A. Problem III: (each part counts for 5 points)
Semiconductor integrated circuits (ICs or "chips") are manufactured by building up layers of circuitry on silicon wafers. To fabricate chips, each layer must line up precisely with the patterns of other layers. To align layers, firms employ a combination of capital equipment and labor.
One technology, the least capital intensive, involves the use of an aligner machine. Employees use a microscope to line up layers by hand and process the wafer. Each worker uses one aligner machine and can produce chips at the rate of 3.125 per hour.
A second technology, which is more capital intensive, involves the use of a stepper machine to automatically align layers of the chip. Each worker can operate two steppers simultaneously and can produce chips at the rate of 6.25 per hour.
The proportions of capital and labor in these two technologies are rigid (one aligner per employee and two steppers per employee). Any other proportions mean that either the machine or the employee has significant idle time.
a. The P&R text discusses the cases of perfect substitutes and fixed proportion technologies.
Which case applies to each of the chip fabrication technologies described above? Explain, and please describe (you do not need to draw a graph) the shape of an isoquant.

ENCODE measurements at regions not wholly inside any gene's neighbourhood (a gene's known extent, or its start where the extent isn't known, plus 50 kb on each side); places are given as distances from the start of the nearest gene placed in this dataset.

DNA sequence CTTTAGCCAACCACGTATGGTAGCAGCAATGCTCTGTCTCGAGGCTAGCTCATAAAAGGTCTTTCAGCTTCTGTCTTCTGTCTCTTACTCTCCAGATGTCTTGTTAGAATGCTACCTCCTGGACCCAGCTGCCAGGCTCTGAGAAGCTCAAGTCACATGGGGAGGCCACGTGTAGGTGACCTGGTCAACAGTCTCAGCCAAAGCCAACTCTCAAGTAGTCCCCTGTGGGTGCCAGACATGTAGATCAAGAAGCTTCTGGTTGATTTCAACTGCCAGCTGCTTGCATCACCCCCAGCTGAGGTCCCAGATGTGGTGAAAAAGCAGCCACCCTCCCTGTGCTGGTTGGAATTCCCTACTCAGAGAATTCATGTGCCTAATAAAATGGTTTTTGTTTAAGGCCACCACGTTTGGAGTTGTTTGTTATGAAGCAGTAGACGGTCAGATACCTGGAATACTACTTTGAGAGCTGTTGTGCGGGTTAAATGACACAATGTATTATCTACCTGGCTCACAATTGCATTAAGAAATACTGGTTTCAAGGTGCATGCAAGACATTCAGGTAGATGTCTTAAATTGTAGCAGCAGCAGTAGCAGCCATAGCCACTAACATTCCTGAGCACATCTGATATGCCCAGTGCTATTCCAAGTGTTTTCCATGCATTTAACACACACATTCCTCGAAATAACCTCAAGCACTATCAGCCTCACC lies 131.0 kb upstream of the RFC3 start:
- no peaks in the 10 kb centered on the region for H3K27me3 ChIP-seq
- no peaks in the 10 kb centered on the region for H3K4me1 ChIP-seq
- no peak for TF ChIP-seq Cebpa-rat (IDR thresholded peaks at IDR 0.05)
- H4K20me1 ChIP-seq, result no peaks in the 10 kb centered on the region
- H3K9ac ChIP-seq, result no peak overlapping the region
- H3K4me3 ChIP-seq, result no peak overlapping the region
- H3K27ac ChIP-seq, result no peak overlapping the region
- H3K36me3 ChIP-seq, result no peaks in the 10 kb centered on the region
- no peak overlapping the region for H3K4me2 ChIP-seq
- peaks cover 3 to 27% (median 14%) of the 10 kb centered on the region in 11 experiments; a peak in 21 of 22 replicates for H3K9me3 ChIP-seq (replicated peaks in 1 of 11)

b. A manager must plan for a production rate target of 200 chips per hour. If you adopt the aligner
process, how many workers and aligners (per hour) will you need to meet the target rate? If you adopt the stepper process, how many workers and steppers will you need?
c. The P&R text describes a fixed-proportion technology as one where it is "difficult to
substitute" (p. 205). Do you agree or disagree with this assessment when a firm can choose between technologies? Explain.
d. Suppose you manufacture chips in Europe where labor costs are W=4 (per hour). Capital
equipment costs are given by (on a per hour basis) Ra= 1 for aligners and Rs=2 for steppers. Do you recommend aligners or steppers as the best choice for minimizing costs of producing at the target rate of 200 chips per hour? What total cost do you achieve and what input choices are needed?
e. Another facility manufactures chips in Malaysia where labor costs are much lower at W=1. Capital costs are still given by Ra=1 and Rs=2. What do you recommend for cost minimizing input choices and what total cost do you achieve?
f. Given the ability to plan ahead, which location would you choose, Europe or Malaysia? Explain, using the ideas of cost minimization and substitution, why it does or does not make sense to use different techniques in different locations.© BrainMass Inc. brainmass.com September 25, 2018, 3:12 pm ad1c9bdddf - https://brainmass.com/economics/technology/substitution-of-labor-and-capital-99222
a. Labor and capital are not perfect substitutes in this case, because the machines cannot make chips with workers, and workers cannot make chips without machines. Fixed proportions of labor and capital must be used, so the company faces fixed proportion technologies. fixed proportion technologies. The isoquants of a production function with fixed proportions are L-shaped.
b. If each worker produces chips at the rate of 3.125 per hour with one aligner, ...
Finding most efficient combinations of labor and capital.